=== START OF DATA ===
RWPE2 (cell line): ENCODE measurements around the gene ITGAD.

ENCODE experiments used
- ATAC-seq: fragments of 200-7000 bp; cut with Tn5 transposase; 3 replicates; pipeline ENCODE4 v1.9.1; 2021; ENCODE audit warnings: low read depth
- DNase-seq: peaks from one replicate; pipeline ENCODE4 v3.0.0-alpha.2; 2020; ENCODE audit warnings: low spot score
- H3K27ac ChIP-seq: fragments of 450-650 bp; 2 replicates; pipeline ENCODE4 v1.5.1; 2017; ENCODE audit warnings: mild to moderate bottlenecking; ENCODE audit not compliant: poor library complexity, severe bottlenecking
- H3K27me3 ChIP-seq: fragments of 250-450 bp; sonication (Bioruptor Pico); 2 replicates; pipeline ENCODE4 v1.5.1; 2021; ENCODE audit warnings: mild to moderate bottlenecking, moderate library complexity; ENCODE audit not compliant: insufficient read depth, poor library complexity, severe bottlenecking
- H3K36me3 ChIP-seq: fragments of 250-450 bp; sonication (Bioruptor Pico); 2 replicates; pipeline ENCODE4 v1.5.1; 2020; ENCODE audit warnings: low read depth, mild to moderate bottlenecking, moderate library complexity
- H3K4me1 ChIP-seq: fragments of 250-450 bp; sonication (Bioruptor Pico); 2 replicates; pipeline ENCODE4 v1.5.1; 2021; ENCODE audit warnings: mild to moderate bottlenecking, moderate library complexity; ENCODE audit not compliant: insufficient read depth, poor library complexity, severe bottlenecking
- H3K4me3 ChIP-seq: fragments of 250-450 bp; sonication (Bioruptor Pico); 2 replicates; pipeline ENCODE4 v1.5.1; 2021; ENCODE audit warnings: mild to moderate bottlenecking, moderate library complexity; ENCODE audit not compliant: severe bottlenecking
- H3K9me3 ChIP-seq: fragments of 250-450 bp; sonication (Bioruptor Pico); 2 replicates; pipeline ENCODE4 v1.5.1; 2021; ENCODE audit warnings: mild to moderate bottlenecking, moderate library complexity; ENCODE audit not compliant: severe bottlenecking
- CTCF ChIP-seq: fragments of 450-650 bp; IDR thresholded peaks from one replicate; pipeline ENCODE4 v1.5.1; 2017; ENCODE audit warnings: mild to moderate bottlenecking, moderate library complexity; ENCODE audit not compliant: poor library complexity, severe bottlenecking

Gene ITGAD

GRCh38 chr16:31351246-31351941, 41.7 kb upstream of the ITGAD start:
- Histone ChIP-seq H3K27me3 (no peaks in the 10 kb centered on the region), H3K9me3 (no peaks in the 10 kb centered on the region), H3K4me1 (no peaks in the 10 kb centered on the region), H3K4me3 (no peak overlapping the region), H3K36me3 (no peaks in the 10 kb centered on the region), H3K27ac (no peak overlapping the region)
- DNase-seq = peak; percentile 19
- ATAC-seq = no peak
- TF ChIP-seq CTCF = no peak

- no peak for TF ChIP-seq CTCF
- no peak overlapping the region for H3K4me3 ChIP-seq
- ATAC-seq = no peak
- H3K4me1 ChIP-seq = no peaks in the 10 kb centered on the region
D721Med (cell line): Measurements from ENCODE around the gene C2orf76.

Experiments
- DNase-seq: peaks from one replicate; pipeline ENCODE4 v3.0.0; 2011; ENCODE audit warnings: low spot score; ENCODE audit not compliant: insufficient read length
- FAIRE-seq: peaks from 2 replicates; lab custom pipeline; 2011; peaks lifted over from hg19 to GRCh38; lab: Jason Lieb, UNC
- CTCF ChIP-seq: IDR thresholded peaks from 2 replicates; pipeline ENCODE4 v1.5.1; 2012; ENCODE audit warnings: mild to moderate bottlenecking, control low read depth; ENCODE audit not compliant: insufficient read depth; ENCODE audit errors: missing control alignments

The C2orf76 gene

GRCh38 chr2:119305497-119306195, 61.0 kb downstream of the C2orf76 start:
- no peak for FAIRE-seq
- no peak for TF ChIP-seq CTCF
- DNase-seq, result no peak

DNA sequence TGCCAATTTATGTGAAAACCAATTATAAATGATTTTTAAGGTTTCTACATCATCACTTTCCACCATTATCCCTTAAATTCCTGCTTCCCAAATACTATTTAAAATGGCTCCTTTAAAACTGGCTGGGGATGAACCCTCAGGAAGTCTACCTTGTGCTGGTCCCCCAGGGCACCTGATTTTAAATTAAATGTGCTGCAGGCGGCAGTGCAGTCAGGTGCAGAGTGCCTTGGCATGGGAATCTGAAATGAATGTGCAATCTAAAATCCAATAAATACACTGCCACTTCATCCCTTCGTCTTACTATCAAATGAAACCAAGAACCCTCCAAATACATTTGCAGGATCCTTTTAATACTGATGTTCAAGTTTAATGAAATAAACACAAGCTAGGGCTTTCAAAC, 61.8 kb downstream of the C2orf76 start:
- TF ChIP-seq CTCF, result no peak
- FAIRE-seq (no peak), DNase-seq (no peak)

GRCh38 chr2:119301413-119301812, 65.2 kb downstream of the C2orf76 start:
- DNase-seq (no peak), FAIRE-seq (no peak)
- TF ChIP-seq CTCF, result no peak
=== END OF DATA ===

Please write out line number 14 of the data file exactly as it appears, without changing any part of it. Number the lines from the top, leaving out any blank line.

- Histone ChIP-seq H3K27me3 (no peaks in the 10 kb centered on the region), H3K9me3 (no peaks in the 10 kb centered on the region), H3K4me1 (no peaks in the 10 kb centered on the region), H3K4me3 (no peak overlapping the region), H3K36me3 (no peaks in the 10 kb centered on the region), H3K27ac (no peak overlapping the region)